If you not familiar with Simon Pegg's work with his longtime writing partner, then this may not be the place to start, depending on how much absurdity and embarrassment you are prepared to swallow at once. Other, potentially more accessible, places to dip in to their body of joint work include Shaun of the Dead (their homage to zombie movies), Hot Fuzz (a cop adventure send-up), and Paul (possibly one of the best films around with grey aliens in it).
With a plan for epic alcohol consumption to relive and fondly remember their possibly fictitiously golden youth, what starts out as a reluctant gathering of old pals takes a turn for the decidedly odd somewhere in the middle. Scenery-chewing performances from much of the cast make this a fun movie to watch, and Pierce Brosnan's appearance is particularly memorable. Don't expect a neat, happy wrap-up kind of ending, but enjoy the mind bending ride while it lasts.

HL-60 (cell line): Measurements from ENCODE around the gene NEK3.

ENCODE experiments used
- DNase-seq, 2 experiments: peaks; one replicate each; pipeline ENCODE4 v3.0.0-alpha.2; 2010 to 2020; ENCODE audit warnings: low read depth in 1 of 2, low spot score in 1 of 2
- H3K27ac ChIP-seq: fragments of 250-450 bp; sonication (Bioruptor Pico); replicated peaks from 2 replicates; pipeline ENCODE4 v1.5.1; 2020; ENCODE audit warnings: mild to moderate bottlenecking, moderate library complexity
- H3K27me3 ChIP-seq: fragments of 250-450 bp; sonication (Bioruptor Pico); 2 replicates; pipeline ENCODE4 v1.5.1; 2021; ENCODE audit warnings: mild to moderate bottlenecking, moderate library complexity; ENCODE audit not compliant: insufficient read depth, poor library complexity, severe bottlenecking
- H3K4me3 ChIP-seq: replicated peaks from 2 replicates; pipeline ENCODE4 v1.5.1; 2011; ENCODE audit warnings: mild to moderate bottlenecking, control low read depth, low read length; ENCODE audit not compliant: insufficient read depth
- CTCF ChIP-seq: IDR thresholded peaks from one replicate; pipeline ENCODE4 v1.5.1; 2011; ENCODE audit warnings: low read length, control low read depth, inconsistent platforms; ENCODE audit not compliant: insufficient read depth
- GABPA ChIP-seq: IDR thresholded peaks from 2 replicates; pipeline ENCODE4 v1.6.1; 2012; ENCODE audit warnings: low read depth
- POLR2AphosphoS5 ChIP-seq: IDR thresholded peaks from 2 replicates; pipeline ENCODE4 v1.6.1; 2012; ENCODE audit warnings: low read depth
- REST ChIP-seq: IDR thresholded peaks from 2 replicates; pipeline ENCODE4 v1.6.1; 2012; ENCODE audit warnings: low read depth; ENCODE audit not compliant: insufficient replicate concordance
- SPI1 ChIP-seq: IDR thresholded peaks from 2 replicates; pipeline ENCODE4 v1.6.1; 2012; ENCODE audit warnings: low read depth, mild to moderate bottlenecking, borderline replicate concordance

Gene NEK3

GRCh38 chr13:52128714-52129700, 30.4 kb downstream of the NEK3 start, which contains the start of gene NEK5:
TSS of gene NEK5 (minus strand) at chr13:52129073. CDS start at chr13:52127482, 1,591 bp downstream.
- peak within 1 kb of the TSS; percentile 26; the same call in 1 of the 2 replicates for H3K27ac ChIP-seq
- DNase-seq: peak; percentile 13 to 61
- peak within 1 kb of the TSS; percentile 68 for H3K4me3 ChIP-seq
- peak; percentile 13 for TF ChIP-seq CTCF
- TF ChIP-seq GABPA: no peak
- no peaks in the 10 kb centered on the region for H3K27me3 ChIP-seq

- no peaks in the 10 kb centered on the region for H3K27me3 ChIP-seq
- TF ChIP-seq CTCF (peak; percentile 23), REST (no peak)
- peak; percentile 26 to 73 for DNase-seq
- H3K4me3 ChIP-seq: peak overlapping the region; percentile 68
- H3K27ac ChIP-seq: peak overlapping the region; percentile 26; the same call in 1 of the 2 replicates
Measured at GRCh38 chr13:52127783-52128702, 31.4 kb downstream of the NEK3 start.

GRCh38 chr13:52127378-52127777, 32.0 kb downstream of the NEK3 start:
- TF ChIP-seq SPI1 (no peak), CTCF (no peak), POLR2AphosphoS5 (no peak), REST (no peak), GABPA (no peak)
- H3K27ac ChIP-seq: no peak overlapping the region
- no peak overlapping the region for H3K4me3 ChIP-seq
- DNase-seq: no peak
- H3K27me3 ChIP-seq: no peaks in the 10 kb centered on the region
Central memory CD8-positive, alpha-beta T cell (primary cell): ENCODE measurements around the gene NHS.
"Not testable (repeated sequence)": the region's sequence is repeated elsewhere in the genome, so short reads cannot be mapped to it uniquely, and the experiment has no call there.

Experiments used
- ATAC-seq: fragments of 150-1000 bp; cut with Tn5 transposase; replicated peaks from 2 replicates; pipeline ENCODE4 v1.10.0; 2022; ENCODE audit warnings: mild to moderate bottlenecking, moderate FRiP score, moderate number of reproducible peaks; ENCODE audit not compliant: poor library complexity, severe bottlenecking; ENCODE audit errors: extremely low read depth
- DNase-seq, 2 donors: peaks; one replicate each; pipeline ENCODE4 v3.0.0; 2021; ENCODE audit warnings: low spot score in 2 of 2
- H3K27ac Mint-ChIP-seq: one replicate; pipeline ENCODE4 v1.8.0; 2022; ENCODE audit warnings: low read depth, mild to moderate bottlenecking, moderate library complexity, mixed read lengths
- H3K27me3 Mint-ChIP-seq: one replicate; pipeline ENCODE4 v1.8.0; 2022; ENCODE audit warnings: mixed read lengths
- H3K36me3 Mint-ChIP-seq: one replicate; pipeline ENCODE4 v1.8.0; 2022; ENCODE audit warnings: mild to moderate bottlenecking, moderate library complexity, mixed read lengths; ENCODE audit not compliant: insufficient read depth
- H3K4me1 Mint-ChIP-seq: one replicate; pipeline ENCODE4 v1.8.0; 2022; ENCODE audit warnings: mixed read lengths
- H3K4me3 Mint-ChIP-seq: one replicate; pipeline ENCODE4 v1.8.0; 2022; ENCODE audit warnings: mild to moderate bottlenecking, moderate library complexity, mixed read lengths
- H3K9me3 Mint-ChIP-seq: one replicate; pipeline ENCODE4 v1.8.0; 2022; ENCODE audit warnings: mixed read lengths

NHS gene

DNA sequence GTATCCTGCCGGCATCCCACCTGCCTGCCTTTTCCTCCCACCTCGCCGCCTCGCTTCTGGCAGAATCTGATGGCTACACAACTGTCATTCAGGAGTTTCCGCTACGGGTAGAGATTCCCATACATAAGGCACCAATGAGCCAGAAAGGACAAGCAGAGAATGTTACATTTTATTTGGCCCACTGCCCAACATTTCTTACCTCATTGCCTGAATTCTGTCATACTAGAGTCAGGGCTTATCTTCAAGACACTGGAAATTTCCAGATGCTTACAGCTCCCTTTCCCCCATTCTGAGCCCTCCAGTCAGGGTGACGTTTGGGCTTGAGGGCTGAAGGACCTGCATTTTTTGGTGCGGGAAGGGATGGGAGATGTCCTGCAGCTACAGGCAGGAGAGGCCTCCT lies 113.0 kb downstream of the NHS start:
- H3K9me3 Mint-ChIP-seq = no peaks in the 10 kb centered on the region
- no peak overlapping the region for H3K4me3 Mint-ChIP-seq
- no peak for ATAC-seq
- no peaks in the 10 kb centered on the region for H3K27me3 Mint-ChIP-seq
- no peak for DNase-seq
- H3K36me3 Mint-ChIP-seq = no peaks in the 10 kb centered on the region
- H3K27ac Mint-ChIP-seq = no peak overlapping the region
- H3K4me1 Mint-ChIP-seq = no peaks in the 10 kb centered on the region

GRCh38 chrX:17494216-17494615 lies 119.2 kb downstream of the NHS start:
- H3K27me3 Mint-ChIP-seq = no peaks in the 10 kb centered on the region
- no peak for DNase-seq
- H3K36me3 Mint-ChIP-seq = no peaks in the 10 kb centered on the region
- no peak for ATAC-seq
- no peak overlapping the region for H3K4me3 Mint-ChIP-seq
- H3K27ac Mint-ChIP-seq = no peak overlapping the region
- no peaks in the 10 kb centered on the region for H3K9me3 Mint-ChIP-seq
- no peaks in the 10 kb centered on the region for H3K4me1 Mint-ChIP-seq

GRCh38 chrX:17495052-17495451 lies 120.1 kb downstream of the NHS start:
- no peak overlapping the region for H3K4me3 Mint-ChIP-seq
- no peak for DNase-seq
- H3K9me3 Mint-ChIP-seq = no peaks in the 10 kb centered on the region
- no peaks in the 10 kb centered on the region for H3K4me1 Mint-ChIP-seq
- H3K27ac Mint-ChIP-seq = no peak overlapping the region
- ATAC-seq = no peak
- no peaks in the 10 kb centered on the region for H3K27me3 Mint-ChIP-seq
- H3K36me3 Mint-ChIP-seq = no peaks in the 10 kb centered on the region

For those who say celebrate the work but not the author, the movie is a resounding success. Although no movie has the time to render every part of this beloved coming of age story, this one certainly hits the main features quite serviceably. Asa Butterfield renders an entirely believable Ender tortured by the decisions he is compelled to make. The mind game is given short shrift, but so is everything else in the story. The number of battle room games actually shown is small, but the essential lessons are well distilled. Harrison Ford as Graff does well, and the diverse supporting cast from Anderson to Bean to Rackham help to make it all come alive.
I still recommend reading the novel first, but this is a wonderful treat for the fan.